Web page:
Playwright's journey of discovery, re-connecting with Indigenous roots, inspires new work
Matthew MacKenzie's Bears to premiere in Toronto on Thursday
A play inspired by a journey of self discovery, after a family secret hidden for generations was revealed, will be premiering in Toronto this week.
Bears, written and directed by Matthew MacKenzie, materialized after he found out he had a Métis heritage that was hidden by his ancestors.
Growing up in Edmonton, MacKenzie had no idea about his Métis heritage until he was a teenager.
While his great-grandmother was dying in an Alberta hospital, there was a woman in the same room who was from the same small town.
"She said, 'Those are Wisharts. They're half breeds you know,'" said MacKenzie.
"My grandfather had never heard this before. This was the first light."
This revelation lead to MacKenzie's grandfather and great-aunt digging into their family's past to understand what the woman sharing the room with their mother was talking about.
They traced their family back into the 1800s. They found MacKenzie's great-great-great-grandmother, a Cree woman named Kisiskaciwan (Cree for Saskatchewan), had married a settler when she was a teenager and went to live in Red River, Man. Many years later she joined in an expedition travelling west to Oregon.
"When she got to the North Saskatchewan River, which is her namesake that she hadn't seen since she was a teenager, now an older woman, she went down to the river for three days and three nights and wouldn't talk to anyone and wouldn't have any food and just wept," MacKenzie said.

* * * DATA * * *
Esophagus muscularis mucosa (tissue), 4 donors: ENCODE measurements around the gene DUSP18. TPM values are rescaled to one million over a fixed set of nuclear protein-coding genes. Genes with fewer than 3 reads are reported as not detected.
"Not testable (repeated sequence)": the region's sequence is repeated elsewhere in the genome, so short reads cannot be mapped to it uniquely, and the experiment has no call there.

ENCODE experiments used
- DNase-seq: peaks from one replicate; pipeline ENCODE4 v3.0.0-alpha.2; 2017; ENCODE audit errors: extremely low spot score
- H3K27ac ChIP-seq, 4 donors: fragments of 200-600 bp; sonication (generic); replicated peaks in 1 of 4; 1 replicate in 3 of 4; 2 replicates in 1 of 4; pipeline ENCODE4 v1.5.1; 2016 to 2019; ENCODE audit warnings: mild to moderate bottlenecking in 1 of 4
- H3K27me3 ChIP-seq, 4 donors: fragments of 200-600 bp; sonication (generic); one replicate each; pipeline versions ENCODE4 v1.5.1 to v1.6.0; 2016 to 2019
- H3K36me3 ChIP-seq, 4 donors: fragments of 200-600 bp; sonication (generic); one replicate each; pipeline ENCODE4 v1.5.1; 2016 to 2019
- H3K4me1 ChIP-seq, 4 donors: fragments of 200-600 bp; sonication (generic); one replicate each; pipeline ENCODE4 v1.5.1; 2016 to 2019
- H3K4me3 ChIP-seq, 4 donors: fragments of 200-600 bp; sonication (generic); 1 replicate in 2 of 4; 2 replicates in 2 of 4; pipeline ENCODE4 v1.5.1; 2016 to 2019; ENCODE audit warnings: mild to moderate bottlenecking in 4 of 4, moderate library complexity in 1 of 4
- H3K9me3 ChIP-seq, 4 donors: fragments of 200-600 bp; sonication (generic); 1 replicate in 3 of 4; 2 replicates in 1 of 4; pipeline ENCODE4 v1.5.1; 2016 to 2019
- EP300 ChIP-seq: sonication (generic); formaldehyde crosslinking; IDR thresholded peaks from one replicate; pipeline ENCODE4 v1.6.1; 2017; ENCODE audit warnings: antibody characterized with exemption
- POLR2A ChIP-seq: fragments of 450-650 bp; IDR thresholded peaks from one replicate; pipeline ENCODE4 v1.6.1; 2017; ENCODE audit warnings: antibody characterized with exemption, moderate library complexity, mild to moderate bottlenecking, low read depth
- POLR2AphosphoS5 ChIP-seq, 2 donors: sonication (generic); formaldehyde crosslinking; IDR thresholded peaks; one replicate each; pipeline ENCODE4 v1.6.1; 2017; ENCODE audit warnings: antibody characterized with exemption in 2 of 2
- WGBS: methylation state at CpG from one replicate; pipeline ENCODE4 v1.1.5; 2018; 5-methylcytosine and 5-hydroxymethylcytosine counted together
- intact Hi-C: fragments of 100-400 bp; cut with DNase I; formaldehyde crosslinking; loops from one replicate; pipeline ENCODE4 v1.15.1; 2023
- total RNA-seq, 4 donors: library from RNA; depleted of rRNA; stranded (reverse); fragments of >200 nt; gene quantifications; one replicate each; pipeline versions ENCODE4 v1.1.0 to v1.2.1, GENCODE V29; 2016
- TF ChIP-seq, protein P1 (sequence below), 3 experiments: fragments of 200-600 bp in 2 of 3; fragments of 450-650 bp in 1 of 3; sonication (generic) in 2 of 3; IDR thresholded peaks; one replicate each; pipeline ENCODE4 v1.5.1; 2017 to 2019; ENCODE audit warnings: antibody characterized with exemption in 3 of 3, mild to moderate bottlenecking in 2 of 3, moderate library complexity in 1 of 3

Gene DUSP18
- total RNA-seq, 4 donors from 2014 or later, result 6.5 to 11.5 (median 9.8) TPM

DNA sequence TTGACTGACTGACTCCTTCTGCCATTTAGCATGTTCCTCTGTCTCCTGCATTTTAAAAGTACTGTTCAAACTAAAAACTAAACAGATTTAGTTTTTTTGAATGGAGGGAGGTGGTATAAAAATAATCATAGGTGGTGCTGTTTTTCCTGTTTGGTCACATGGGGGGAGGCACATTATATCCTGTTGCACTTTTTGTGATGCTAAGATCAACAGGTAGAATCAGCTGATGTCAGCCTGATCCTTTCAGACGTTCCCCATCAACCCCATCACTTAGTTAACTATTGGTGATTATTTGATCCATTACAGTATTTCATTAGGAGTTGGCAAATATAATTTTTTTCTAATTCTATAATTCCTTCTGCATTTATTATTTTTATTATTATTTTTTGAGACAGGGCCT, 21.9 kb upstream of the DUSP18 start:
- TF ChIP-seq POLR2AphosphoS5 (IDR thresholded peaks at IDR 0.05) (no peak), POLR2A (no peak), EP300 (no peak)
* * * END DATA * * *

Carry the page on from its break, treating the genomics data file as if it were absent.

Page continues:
The story was recorded by an English man who likened MacKenzie's grandmother's veneration for the North Saskatchewan River to the reverence those of the Hindu faith have for the Ganges.
MacKenzie's grandfather, Vern Wishart, discovered that his family's history had been hidden by his own father to protect them from racism at the time.
MacKenzie said that after learning about this, he hit a spiritual wall, so he escaped to the mountains to write and try to make sense of this family history that he never knew about. Bears developed out of that journey.
Bears is a contemporary story about self-discovery that follows the main character Floyd, an oil patch worker who is fleeing his job for reasons unknown to the audience.
"As he goes, he encounters animals and birds and it becomes clear that they're helping him evade the authorities," said MacKenzie.
"He has a whole awakening about his culture, just as I've been learning about mine, on a sub-textual level looking at his own involvement in the patch and Alberta and its effect on the natural world."
The first iteration of Bears was presented in 2015 at Alberta's Rubaboo Arts Festival, which is run by Christine Sokaymoh Frederick. Following the play, Frederick facilitated a talk-back event with an Elder.
"I think that steered it in another way and we looked at how we can do more consultation with Elders to bring more depth and understanding," said Frederick, who is now the artistic director and also an actor in the latest version of the play.
Frederick is the artistic director, producer and co-founder of Alberta Aboriginal Performing Arts, an Indigenous-led theatre company that's putting on the play in association with Punctuate! Theatre and Native Earth Performing Arts and Theatre Centre.
The rewrite process took two years and engaged MacKenzie with Cree Elders Jerry and Jo-Ann Saddleback in helping him discover more about his cultural heritage.
MacKenzie said having the guidance of Elders has been critical in the process of re-writing the play.
Bears premieres Thursday at 8 p.m. at The Theatre Centre at 1115 Queen St. W. in Toronto.